Channel Magazine: What exactly is depreciation?
Sean Parsons: I am frequently asked in my job as a chartered accountant and as a director of DABS Consulting Ltd – what is depreciation and why is it beneficial to claim it for commercial property landlords? The term depreciation refers to an accounting method used to allocate the cost of an asset over its useful life. Depreciation represents how much of an asset’s value has been used. It recognises that the typical asset used in a business has a finite life and that property owners are entitled to a tax deduction against rental income to recognise that expense.
CM: What kind of charge is depreciation?
SP: Depreciation is considered a non-cash charge because it doesn’t represent an actual cash outflow. The entire cash outlay is paid initially when an asset is purchased, but the expense is recorded incrementally for financial reporting purposes. This is because assets provide a benefit to the owner over a lengthy period of time, but the depreciation charges still reduce taxable earnings.
CM: How do you assess depreciation, and why?
SP: At DABS Consulting our policy when we purchase a commercial property is to engage an independent registered valuer to assess a separate value for the various components of the building. The valuation report provides a comprehensive schedule of assets with their cost split out between those that are integral to the fabric of the building, such as the structure, and those that can be separately replaced or removed such as awnings or roller doors. The reason we do this is to maximise the after-tax cash return for our investors. For example, where a depreciation claim is made of $100,000, for a taxpayer on the 33% tax rate that represents a cash saving of $33,000 in their annual tax bill.
CM: What depreciation rates do you use?
SP: We adopt Inland Revenue’s standard published depreciation rates as our accounting depreciation rates. In our view they are a fair benchmark for actual wear and tear. Where an asset reaches the end of its useful life and is replaced, the remaining book value of that asset may be able to be written off as a loss on disposal and a deduction claimed.
CM: Has the Covid pandemic had any effects on depreciation?
SP: From 1 April 2020, that is for the 2021 and subsequent financial years, as a Covid relief measure, the Government once again allowed depreciation to be claimed on commercial building structures. It was the case until 31 March 2011 that buildings could be depreciated so the re-introduction of this has provided welcome relief for many landlords.
"Depreciation of building structures is not permitted for residential property and is an example of the favourable tax rules available through investing in commercial property versus residential."
CM: Are there any negative aspects to claiming for depreciation?
SP: Sometimes an unwelcome consequence of claiming depreciation on buildings may arise where the property is sold and the building structure is deemed to have been disposed for a value higher than its depreciated book value. In this event depreciation recovery income arises for the vendor. This income is the difference between the portion of the sale price allocated to the building structure and the book value. This is income to the vendor in the year of sale. We are sometimes asked why would we depreciate a building when the odds are that it will continue to appreciate in value and this depreciation tax benefit will have to be paid back to Inland Revenue? Our answer is, at DABS we manage the properties for our investors with a view to long term ownership. There is a material benefit for the investors in them being able to offset building depreciation against income with the time value of that benefit being significant over, say, a 20-year period. In simple terms, it is better to have a dollar today and repay that dollar later given the time value benefit. This advantage is amplified during times of high inflation because the real cost of repaying the depreciation tax benefit is reduced over time. Sometimes when a property is sold the deemed value of a building may fall below what was paid upon purchase and when this occurs it is not possible to claim depreciation retrospectively.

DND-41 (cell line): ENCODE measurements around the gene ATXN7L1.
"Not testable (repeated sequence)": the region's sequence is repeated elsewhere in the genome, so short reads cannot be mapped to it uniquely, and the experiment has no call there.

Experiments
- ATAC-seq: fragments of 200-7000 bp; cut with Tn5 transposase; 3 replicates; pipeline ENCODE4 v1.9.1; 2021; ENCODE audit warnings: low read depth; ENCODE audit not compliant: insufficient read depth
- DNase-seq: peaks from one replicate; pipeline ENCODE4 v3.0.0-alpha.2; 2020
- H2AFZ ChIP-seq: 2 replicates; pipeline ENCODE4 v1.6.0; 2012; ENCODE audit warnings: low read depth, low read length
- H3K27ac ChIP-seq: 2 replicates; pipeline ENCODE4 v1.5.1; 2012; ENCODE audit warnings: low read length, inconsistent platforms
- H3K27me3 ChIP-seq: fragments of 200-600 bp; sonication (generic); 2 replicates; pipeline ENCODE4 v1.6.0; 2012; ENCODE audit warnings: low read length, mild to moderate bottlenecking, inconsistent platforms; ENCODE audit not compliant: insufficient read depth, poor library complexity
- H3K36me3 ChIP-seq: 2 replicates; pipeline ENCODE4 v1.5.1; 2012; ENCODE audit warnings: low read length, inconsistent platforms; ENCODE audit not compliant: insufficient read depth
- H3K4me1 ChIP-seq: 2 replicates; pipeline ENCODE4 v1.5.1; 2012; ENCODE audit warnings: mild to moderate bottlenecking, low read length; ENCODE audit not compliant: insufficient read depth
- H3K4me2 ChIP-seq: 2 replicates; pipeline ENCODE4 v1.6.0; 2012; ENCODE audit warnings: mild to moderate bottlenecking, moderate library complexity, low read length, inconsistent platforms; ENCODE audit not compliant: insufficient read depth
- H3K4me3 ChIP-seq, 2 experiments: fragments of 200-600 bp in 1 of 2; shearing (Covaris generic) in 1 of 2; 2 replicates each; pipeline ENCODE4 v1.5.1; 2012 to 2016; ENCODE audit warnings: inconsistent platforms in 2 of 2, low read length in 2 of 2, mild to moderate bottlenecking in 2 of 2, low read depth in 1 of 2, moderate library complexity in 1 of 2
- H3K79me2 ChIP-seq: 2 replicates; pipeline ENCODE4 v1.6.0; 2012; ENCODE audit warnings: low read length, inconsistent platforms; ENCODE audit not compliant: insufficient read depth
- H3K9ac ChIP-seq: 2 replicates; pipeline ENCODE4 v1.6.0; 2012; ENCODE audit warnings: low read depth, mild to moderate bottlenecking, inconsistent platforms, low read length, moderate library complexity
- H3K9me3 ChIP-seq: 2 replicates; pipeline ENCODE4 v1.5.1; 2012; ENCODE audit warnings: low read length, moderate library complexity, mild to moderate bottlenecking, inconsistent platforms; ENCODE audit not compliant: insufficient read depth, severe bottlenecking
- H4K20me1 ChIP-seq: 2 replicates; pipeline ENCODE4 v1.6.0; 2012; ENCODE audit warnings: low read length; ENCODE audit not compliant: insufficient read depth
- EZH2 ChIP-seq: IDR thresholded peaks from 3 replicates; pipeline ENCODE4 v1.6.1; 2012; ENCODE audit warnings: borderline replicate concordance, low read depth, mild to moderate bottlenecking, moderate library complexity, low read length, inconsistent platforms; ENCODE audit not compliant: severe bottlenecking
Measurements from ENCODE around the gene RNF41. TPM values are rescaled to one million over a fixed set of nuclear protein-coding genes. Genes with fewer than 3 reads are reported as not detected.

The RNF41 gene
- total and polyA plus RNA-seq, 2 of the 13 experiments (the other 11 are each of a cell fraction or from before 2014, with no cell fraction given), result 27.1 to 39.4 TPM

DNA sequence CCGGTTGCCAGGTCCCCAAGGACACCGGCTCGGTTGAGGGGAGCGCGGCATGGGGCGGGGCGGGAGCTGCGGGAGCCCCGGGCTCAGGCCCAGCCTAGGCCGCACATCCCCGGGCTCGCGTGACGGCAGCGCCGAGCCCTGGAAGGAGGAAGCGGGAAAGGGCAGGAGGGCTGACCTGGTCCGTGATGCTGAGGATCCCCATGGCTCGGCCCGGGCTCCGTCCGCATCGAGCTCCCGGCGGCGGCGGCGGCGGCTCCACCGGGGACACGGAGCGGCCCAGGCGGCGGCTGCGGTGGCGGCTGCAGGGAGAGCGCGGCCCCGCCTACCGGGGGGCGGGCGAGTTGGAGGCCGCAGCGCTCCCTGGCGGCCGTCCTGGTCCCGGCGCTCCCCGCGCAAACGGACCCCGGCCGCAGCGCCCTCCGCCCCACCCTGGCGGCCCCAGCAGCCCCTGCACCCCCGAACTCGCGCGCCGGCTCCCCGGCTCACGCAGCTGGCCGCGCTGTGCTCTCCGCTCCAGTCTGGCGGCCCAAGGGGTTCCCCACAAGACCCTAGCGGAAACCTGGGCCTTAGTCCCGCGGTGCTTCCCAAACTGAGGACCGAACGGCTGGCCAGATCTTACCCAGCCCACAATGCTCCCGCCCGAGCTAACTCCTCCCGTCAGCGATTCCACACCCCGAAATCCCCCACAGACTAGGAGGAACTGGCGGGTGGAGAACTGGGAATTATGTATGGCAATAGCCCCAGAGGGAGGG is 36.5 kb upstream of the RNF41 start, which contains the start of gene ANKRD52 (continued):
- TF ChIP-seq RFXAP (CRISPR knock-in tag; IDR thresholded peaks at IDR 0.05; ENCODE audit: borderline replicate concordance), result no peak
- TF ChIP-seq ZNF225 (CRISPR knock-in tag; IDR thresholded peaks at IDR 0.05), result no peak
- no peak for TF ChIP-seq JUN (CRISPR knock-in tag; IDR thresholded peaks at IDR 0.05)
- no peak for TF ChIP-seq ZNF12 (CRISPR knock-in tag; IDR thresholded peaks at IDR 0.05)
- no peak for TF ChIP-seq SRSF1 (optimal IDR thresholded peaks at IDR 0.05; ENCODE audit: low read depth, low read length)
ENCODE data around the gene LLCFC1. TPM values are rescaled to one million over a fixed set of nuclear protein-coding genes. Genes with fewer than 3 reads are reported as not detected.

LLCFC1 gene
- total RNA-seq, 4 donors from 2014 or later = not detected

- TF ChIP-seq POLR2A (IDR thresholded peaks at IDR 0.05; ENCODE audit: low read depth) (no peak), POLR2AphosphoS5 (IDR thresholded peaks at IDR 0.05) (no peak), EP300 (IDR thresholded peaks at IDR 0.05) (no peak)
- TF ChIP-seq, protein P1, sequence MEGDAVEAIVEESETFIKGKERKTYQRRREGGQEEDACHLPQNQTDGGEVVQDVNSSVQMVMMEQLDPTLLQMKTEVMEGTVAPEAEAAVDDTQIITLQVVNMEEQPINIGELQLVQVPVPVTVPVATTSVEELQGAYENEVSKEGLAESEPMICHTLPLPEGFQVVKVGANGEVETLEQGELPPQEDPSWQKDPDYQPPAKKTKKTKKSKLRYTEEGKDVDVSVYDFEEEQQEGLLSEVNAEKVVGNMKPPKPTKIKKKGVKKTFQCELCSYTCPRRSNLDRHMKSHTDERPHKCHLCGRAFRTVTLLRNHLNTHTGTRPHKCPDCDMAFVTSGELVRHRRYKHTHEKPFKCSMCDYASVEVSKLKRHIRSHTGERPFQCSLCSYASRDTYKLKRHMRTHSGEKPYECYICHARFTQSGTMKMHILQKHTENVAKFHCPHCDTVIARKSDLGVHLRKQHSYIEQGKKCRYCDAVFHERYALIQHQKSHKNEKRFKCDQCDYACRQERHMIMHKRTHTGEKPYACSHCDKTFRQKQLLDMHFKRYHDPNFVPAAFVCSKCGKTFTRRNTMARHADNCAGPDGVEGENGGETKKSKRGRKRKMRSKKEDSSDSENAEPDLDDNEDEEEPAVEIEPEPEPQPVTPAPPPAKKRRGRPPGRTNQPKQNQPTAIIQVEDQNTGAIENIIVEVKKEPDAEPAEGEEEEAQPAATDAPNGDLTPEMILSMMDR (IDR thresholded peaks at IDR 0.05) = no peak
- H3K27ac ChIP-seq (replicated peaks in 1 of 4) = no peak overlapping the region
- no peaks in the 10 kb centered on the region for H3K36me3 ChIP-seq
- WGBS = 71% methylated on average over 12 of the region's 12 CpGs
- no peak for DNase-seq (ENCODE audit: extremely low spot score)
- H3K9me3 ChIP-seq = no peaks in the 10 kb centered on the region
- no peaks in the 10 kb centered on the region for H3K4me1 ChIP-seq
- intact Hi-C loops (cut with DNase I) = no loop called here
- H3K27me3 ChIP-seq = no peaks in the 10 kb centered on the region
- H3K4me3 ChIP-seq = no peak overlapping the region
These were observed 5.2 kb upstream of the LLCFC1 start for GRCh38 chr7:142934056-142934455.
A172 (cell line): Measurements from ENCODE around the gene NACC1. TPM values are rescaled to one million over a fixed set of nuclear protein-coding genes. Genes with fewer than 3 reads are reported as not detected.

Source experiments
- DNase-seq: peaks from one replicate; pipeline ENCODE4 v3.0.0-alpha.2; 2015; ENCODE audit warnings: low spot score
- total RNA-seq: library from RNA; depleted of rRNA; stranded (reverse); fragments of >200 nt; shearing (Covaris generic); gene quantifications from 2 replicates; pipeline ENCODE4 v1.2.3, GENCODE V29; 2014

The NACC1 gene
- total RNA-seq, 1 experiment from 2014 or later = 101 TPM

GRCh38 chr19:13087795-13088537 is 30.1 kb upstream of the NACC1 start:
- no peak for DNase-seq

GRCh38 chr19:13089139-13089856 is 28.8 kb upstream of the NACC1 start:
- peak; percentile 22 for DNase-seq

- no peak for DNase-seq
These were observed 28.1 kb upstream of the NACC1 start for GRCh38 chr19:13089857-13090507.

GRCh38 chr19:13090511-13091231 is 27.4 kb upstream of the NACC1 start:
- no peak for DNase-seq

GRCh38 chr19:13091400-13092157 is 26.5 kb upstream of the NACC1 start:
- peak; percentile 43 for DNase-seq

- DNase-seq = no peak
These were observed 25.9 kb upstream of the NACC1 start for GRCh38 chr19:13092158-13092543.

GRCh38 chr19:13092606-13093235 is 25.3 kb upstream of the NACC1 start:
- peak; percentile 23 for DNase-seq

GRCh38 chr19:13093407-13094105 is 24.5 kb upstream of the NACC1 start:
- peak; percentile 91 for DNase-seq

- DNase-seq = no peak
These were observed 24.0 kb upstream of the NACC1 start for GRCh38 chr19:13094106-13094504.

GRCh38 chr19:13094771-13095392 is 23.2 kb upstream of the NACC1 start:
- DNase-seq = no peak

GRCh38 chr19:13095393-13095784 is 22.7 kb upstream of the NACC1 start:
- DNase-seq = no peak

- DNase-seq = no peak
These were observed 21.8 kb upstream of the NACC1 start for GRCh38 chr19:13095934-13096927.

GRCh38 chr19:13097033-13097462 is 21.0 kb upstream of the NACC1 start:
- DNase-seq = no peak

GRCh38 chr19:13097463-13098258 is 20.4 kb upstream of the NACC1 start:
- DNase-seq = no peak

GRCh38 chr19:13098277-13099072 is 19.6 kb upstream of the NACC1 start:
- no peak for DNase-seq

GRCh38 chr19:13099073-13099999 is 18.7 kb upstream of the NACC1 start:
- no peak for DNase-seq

CM: How does DABS help with commercial property investment and depreciation claims?
SP: The DABS ownership structure is that of a limited partnership being set up for each property. An investor in a property is a limited partner in a partnership with an equity stake based on their capital invested. We prefer the limited partnership structure because it provides a direct pass through of profit and loss to the investors while providing limited liability. This differs to a company structure which may result in losses being retained in the company to be carried forward to offset against future income, meaning there may be many years before the tax benefit of the loss is utilised. We think that for commercial property investment a limited partnership is more “tax efficient”. In the initial stages of ownership, it is not uncommon for depreciation to exceed net rental income allowing a tax loss to pass out to the investors yet with cashflow being maintained at forecast levels. Investors may use the tax loss to offset against their other income. Over time the depreciation claim may reduce depending on the calculation method adopted but it is prudent in our opinion to maximise depreciation at the commencement of the investment.
For further information or to register your interest for the next Limited Partnership, please contact us. You can also register your details via our website.
Lara Weaver, General Manager
m. 021 230 5989
145 Kitchener Road, Milford